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The cold snap

October hasn’t yet ended but we have a sudden cold spell, the wind descending on us from the northern end of the North Sea, where it is almost certainly considerably cooler than here, and bringing with it some snow, some frost and a rapid change. This, so soon after a balmy mid October, has taken us by surprise, taken Britain by surprise, but with Kate and I so recently having taking up residence on the water we find ourselves both surprised and only lightly prepared. Warm clothing is a habit generally acquired slowly as the Summer draws to a close and Autumn creeps in. When it comes with a bang we cannot cope. We find ourselves wearing too little or alternatively over-compensating and putting on too many clothes. Our minds and bodies just need time to adjust.

So instead of being a comfortable transition from the warmth of our apartment to the cosiness of our boat we have gone straight into our first Winter on board Cirrus with a shock similar to stepping under a cold shower. They grit the pontoons here, and they have to as there is a thin layer of ice when we stagger off to shower just after dawn.

But the water in these showers here is endlessly hot, leaving a warm glow that carries us back to the boat to dress for work, and when the sun shines it warms Cirrus’ decks and dispels the cold and damp. We might come home to a cold boat after a day at work but our small electric heater and, as soon as I can get it going, our Taylor diesel burning stove rapidly heats our small cabin to a liveable temperature. Life here carries on under a different set of rules but we have our own world here around us, one that will soon be off travelling with us inside it.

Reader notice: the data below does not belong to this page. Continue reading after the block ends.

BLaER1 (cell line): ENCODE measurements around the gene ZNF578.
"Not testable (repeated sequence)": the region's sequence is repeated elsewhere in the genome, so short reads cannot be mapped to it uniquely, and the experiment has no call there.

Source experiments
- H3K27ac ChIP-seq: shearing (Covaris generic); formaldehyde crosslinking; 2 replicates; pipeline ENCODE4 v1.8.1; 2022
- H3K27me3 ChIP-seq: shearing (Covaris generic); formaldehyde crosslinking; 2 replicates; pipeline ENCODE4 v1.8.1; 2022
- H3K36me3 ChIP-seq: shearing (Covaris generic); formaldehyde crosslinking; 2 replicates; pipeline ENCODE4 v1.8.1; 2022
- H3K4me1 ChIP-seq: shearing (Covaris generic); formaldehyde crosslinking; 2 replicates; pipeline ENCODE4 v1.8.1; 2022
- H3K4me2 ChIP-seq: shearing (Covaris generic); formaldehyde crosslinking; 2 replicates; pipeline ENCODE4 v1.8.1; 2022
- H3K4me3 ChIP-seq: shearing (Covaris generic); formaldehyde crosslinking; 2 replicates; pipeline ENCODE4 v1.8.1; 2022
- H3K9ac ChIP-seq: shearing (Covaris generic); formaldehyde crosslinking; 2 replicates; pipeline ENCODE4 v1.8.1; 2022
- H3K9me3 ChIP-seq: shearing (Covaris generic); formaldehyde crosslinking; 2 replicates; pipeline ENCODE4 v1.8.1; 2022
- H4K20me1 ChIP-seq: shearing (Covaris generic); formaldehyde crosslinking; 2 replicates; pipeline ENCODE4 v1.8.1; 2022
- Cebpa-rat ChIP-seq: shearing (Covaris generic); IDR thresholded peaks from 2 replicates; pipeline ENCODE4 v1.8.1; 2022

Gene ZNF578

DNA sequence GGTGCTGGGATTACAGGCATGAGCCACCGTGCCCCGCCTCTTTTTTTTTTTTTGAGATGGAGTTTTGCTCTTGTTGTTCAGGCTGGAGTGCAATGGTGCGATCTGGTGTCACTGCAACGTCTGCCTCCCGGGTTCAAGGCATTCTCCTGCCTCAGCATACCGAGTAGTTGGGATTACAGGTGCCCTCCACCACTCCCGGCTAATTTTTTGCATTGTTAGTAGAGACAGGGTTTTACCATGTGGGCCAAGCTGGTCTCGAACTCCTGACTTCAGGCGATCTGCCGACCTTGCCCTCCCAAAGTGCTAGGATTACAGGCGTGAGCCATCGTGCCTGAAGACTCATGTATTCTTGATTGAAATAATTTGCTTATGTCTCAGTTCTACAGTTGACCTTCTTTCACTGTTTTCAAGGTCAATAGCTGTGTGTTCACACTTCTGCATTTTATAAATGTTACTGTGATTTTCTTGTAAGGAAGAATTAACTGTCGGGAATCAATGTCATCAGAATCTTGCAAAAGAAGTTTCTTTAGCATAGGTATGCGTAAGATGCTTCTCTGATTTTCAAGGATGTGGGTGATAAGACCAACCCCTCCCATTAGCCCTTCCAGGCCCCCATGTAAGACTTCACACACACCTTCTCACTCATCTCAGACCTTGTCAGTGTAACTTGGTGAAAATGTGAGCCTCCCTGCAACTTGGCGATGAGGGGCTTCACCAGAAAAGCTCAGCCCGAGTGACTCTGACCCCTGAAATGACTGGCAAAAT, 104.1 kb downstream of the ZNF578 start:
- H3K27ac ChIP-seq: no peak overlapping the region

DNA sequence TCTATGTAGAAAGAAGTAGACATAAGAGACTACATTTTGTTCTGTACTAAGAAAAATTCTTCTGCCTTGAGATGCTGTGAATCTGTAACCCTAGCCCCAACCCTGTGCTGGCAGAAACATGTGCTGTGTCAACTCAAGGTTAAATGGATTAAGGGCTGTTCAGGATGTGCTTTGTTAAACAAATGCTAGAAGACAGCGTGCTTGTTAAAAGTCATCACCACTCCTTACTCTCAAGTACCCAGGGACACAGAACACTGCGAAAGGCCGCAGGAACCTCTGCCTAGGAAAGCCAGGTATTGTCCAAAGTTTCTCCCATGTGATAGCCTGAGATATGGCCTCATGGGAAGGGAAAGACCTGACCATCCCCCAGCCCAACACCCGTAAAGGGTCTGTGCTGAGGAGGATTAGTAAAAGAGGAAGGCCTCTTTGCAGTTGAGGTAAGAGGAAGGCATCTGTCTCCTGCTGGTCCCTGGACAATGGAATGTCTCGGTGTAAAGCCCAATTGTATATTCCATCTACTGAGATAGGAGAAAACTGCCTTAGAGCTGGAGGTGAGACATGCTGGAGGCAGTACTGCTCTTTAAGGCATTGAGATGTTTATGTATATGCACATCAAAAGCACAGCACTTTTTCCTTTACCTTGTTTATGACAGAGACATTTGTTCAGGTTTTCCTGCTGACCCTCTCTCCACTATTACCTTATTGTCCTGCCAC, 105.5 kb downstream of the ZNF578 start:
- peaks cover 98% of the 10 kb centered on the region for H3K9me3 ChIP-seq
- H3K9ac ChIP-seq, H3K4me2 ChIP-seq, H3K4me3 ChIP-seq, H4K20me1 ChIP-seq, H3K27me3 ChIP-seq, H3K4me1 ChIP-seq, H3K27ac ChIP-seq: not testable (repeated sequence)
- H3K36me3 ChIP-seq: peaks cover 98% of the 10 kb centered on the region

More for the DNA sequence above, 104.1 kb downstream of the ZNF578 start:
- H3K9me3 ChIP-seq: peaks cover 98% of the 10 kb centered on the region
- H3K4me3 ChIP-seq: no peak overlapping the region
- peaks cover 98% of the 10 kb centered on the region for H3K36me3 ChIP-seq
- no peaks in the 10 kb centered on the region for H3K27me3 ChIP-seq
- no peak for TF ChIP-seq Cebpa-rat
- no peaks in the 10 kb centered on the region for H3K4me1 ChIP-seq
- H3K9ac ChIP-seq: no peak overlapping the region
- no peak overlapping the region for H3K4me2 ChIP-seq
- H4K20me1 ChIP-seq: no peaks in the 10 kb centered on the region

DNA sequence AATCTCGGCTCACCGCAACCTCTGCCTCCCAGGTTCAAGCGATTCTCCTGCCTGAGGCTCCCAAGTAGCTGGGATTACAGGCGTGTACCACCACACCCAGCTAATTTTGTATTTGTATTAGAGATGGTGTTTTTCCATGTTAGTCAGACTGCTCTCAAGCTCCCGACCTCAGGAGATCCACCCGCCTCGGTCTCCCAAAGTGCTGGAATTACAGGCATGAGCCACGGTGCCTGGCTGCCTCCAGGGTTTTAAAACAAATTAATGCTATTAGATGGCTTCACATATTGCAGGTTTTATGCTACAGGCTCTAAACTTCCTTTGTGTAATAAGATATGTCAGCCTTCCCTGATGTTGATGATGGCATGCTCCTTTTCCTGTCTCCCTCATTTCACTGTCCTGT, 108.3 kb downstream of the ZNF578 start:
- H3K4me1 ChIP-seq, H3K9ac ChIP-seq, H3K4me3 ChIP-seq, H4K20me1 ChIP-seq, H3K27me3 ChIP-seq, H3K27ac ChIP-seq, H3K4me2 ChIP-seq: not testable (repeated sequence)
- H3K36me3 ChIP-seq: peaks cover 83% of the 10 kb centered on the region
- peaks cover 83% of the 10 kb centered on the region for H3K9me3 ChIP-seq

Saturday, 1 November, 2008
A couple of days of cold then, as ever, you can expect Britain’s maritime climate to produce something completely different. And it has. The cold has relented, giving way to torrential rain. So, it being a weekend, this has called for some imaginative construction work to give us a little more shelter in Cirrus’ wide cockpit. An ancient but nevertheless serviceable tent flysheet is now strung up between the backstays and the shrouds, floating just above the boom and giving us a delightfully orange shelter to huddle under. The rain drenches everything it touches and runs off our decks in streams but now we have a pleasant covered area from which we can stand and watch the world.

By evening the rain had barely stopped when the fireworks started. Whistles and bangs echo around the marina, coming from all directions at once although rarely seen clearly as we are so enclosed here. Then suddenly our neighbours in the top floor of flats to the West of us brought the head of every live-aboard above decks by setting off a series of powerful set piece fireworks from their balcony. I felt I should applaud such profligacy as I’m sure we had a far better view from the boat than they did.

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